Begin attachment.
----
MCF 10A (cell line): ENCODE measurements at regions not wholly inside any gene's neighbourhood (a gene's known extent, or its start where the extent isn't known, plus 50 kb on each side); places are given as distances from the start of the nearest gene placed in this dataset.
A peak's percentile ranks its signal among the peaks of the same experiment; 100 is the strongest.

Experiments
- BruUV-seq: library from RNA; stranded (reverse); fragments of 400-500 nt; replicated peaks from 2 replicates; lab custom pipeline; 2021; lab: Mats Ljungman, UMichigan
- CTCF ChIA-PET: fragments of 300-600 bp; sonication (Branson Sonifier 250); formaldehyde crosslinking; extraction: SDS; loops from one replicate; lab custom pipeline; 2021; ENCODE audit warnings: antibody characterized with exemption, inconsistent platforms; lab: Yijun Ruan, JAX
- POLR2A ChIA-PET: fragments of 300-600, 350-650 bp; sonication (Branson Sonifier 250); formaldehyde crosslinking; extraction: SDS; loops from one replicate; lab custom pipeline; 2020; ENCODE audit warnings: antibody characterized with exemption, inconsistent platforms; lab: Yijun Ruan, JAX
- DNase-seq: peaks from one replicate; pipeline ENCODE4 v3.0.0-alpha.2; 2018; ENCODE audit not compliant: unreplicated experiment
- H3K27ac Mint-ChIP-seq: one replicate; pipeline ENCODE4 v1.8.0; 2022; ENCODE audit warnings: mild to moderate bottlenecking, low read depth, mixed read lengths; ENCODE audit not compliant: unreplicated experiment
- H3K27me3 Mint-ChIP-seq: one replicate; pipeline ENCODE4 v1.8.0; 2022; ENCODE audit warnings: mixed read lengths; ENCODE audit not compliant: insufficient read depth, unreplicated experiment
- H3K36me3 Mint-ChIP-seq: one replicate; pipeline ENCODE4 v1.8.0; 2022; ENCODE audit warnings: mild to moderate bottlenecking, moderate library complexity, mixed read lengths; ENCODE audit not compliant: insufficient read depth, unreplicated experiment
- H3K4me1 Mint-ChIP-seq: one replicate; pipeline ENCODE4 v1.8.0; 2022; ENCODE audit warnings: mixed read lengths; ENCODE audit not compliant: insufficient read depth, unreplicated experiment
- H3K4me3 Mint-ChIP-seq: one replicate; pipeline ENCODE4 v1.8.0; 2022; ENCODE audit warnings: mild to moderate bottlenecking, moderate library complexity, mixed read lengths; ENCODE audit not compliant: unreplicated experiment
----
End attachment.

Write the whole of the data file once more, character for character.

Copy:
MCF 10A (cell line): ENCODE measurements at regions not wholly inside any gene's neighbourhood (a gene's known extent, or its start where the extent isn't known, plus 50 kb on each side); places are given as distances from the start of the nearest gene placed in this dataset.
A peak's percentile ranks its signal among the peaks of the same experiment; 100 is the strongest.

Experiments
- BruUV-seq: library from RNA; stranded (reverse); fragments of 400-500 nt; replicated peaks from 2 replicates; lab custom pipeline; 2021; lab: Mats Ljungman, UMichigan
- CTCF ChIA-PET: fragments of 300-600 bp; sonication (Branson Sonifier 250); formaldehyde crosslinking; extraction: SDS; loops from one replicate; lab custom pipeline; 2021; ENCODE audit warnings: antibody characterized with exemption, inconsistent platforms; lab: Yijun Ruan, JAX
- POLR2A ChIA-PET: fragments of 300-600, 350-650 bp; sonication (Branson Sonifier 250); formaldehyde crosslinking; extraction: SDS; loops from one replicate; lab custom pipeline; 2020; ENCODE audit warnings: antibody characterized with exemption, inconsistent platforms; lab: Yijun Ruan, JAX
- DNase-seq: peaks from one replicate; pipeline ENCODE4 v3.0.0-alpha.2; 2018; ENCODE audit not compliant: unreplicated experiment
- H3K27ac Mint-ChIP-seq: one replicate; pipeline ENCODE4 v1.8.0; 2022; ENCODE audit warnings: mild to moderate bottlenecking, low read depth, mixed read lengths; ENCODE audit not compliant: unreplicated experiment
- H3K27me3 Mint-ChIP-seq: one replicate; pipeline ENCODE4 v1.8.0; 2022; ENCODE audit warnings: mixed read lengths; ENCODE audit not compliant: insufficient read depth, unreplicated experiment
- H3K36me3 Mint-ChIP-seq: one replicate; pipeline ENCODE4 v1.8.0; 2022; ENCODE audit warnings: mild to moderate bottlenecking, moderate library complexity, mixed read lengths; ENCODE audit not compliant: insufficient read depth, unreplicated experiment
- H3K4me1 Mint-ChIP-seq: one replicate; pipeline ENCODE4 v1.8.0; 2022; ENCODE audit warnings: mixed read lengths; ENCODE audit not compliant: insufficient read depth, unreplicated experiment
- H3K4me3 Mint-ChIP-seq: one replicate; pipeline ENCODE4 v1.8.0; 2022; ENCODE audit warnings: mild to moderate bottlenecking, moderate library complexity, mixed read lengths; ENCODE audit not compliant: unreplicated experiment